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In past few weeks I found out, that my Linux sysadmin skills are pretty low, so I bought bigger HDD (1.5TB) and started playing with virtual machines. I'm experimenting pretty hard way, so I end up reinstalling a lot. My problem is, I don't really know, what is the best way to do initial setup.

My first idea was to create simple bash script, that would install all necessary packages, compile sources, set up accounts etc. But my problem was, that it usualy got stuck in the middle somewhere, because of some change or problem, so I had to manualy hack it anyway. Also such a script will outdate very fast.

Another idea, which I'm trying now, is to write a checklist with things I need to do, and then manually install everything and check things on the paper. This has advantage of having more generic steps (like install MySQL), however I have to do everything manualy, which isn't very convenient.

Last options is install a whole system manualy, configure it, and then create a image of partition, and restore it eventualy instead of clean instalation. While this seems to me like good solution for installing on say 20 servers at once, it will also be outdated soon, so I'd have to create new, up to date, clean installation and create it's image again.

I know that different situation applies different measures, so there probably isn't one fit all solution.

So my question is.

Do you have any kind of checklist, installation script, or any kind of that thing, when you are installing a new system?

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Without going into detail, so just a comment: learn how to use kickstart. –  Max Alginin Nov 10 '09 at 5:49
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5 Answers

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There are really two different areas you want to look at:

  • Bare metal provisioning - going from an OS-less server to one with a basic OS installed on it. The tools to provision vary by operating system and distribution: Windows has WDS, Solaris has JumpStart, and Linux has a variety depending on the distribution, with kickstart and FAI being among the most popular. You'll also find that cloud services like EC2 have their own methods of handling bare-metal provisioning centered around building a pre-loaded VM you can boot up.
  • Once you have a base OS image, configuring it to be a useful server. For this, look at tools like Chef, Puppet, bcfg2, or cfengine. The biggest advantage of using a tool like these over following a script is that they'll also handle changes to your server over time, in addition to provisioning new servers.
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Thanks for mentioning these utilities. I still use BASH scripting for automation, but I guess it's about time to start experimenting with one of those tools. –  Born To Ride Nov 10 '09 at 13:54
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Since we are talking about virtual machines, why not use images? For most VM systems, you can have some sort of template that the initial machine uses. So, you could always create a basic system, configure it to your liking as a generic base system, and then just create all your other derivative machines from this base template. How you would accomplish it would depend on the virtualisation technology that you used.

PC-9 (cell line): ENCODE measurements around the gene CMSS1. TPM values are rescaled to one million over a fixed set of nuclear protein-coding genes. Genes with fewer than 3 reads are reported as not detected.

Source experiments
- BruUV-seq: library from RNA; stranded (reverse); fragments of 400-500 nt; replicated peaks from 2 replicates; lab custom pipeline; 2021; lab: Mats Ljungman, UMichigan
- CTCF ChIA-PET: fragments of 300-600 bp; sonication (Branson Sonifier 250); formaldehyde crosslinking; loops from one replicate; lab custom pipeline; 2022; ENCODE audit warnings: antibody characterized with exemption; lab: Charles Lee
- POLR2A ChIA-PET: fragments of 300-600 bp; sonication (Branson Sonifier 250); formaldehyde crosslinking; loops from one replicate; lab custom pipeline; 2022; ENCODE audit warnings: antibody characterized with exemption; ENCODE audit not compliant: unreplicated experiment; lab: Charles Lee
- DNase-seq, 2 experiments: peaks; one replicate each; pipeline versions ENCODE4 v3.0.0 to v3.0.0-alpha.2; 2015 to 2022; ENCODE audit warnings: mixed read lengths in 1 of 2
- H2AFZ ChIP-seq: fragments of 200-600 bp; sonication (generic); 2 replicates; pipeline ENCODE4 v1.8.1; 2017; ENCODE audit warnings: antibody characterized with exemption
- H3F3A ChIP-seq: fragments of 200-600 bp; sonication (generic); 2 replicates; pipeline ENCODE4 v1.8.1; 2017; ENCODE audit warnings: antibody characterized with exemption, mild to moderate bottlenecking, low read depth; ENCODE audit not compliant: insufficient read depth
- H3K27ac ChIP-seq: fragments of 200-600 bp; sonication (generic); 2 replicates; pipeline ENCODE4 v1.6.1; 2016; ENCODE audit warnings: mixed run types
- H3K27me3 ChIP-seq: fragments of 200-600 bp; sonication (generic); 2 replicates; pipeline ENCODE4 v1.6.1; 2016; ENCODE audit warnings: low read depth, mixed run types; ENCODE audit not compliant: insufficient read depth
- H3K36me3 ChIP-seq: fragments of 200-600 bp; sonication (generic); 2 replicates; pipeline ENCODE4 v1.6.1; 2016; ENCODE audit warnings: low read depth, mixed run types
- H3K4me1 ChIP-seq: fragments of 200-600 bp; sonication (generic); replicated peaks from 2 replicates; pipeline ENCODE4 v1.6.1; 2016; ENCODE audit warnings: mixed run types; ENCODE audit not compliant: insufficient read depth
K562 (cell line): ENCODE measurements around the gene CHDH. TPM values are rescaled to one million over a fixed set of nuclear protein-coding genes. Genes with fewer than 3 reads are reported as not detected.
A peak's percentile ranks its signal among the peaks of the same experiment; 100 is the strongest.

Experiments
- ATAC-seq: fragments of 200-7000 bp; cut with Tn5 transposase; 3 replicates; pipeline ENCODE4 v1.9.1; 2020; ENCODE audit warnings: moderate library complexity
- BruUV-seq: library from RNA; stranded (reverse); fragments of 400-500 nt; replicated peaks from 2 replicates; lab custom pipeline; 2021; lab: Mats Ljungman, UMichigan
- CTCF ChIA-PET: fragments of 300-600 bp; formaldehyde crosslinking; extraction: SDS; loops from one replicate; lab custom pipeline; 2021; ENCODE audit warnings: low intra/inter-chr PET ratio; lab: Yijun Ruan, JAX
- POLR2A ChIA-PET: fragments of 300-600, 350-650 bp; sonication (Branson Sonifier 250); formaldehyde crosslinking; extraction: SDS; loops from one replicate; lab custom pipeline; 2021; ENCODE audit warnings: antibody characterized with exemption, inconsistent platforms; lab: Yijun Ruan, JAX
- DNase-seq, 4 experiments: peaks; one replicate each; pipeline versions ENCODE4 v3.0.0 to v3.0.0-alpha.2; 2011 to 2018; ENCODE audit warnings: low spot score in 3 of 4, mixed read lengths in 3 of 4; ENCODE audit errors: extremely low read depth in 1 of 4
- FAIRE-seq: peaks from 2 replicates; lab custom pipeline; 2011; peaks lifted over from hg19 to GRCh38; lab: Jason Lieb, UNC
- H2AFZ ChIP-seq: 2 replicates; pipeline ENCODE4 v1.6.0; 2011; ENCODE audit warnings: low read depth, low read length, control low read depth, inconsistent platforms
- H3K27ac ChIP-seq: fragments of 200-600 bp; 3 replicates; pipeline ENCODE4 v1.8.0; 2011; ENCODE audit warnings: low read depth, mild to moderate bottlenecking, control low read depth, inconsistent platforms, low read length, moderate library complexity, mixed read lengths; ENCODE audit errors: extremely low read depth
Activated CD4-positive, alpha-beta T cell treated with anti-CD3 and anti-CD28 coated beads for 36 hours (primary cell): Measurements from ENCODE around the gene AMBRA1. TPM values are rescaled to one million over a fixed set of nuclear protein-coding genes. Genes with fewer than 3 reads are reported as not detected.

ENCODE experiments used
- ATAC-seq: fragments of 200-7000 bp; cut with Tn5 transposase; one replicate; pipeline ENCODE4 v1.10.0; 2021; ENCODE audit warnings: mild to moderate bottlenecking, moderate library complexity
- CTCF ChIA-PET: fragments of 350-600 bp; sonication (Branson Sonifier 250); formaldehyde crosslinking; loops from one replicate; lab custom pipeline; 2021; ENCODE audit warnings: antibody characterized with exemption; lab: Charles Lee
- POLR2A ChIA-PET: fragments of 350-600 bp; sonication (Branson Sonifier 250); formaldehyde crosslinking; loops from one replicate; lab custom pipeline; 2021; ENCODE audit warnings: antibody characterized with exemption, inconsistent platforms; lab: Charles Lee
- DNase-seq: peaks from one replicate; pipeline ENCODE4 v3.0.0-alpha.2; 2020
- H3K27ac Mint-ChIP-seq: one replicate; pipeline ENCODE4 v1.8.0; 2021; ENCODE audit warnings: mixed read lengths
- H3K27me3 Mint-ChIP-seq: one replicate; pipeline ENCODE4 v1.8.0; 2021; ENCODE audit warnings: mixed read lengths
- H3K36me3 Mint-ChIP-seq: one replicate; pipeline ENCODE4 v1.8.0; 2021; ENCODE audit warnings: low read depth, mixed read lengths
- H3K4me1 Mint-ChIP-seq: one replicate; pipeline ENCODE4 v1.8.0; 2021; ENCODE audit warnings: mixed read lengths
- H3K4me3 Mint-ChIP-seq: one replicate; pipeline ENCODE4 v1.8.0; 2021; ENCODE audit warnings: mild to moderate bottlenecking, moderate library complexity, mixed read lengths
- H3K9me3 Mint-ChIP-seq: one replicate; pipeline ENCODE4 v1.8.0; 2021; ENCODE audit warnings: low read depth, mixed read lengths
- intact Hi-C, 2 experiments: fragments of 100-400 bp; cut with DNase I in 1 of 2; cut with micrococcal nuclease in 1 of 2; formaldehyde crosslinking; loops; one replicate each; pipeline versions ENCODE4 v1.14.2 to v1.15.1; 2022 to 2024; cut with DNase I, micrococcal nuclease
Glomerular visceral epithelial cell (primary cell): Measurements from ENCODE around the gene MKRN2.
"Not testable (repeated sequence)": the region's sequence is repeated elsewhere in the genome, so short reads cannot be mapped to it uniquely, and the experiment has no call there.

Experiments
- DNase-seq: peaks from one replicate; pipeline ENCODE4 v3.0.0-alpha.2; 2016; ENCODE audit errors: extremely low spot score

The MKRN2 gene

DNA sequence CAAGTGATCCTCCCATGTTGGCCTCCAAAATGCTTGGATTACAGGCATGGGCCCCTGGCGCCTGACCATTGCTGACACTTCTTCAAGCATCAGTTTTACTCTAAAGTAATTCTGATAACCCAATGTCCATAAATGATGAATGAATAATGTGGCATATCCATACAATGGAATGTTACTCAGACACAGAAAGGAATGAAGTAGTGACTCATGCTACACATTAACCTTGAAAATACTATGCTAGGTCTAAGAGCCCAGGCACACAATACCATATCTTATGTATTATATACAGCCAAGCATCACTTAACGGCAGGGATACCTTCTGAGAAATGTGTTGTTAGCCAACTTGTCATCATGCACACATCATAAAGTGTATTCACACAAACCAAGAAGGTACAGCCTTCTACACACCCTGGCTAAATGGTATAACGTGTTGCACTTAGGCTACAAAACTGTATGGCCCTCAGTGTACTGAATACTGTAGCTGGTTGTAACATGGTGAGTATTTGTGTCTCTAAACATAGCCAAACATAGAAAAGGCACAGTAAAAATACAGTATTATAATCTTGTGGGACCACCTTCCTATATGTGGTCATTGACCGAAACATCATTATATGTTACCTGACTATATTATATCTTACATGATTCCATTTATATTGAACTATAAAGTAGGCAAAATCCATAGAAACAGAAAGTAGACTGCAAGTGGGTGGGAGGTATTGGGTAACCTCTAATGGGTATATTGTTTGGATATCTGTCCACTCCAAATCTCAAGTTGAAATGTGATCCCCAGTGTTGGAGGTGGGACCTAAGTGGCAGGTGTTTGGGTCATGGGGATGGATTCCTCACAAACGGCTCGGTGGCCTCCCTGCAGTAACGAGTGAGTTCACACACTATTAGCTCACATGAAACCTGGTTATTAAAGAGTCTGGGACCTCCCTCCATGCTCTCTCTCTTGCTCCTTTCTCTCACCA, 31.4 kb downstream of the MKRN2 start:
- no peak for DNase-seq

For something like OpenVZ/VServer, templates are used anyway - so just make a custom one. For something like KVM, just copy the harddisk image or you can even use a combination of read-only harddisk images with snapshots. Others have similar capabilities too.

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Images are nice, but not as good as other solutions, e.g. cobbler and puppet. –  Cristian Ciupitu Nov 11 '09 at 9:46
    
I guess that it all depends on how much customisation is needed and at which stage. Images won't work as well in post-install customisation. –  sybreon Nov 11 '09 at 15:05
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I always go wirh Debian netinstall. This is an absolut minimal system. Then going step by step building up the system with apt-get. You may put the apt-get commands into a file and use this file later to re-build the system, even to a certain point.

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I'm very happy to use a cobbler server that centrally handles every machine (bare metal, dom0 and VM) I have.

For this purpose I have created a vmware VM on top of which I installed my cobbler server, than I can use it everywhere I need, simply attaching my laptop on the LAN or to the machine to be installed through a cross cable.

This is very scalable, easy to handle and makes standardization the center of your installations.

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You haven't mentioned what flavor of Linux. I'd second the recommendation of cobbler. In addition to doing provisioning, it can do really basic configuration management, though I'd really recommend puppet for configuration management. To boot it will manage and keep synced, a copy of the update repos locally. Cobbler is pretty easy to get installed and running, puppet (and all of the other config management tools) have a bit steeper curve.

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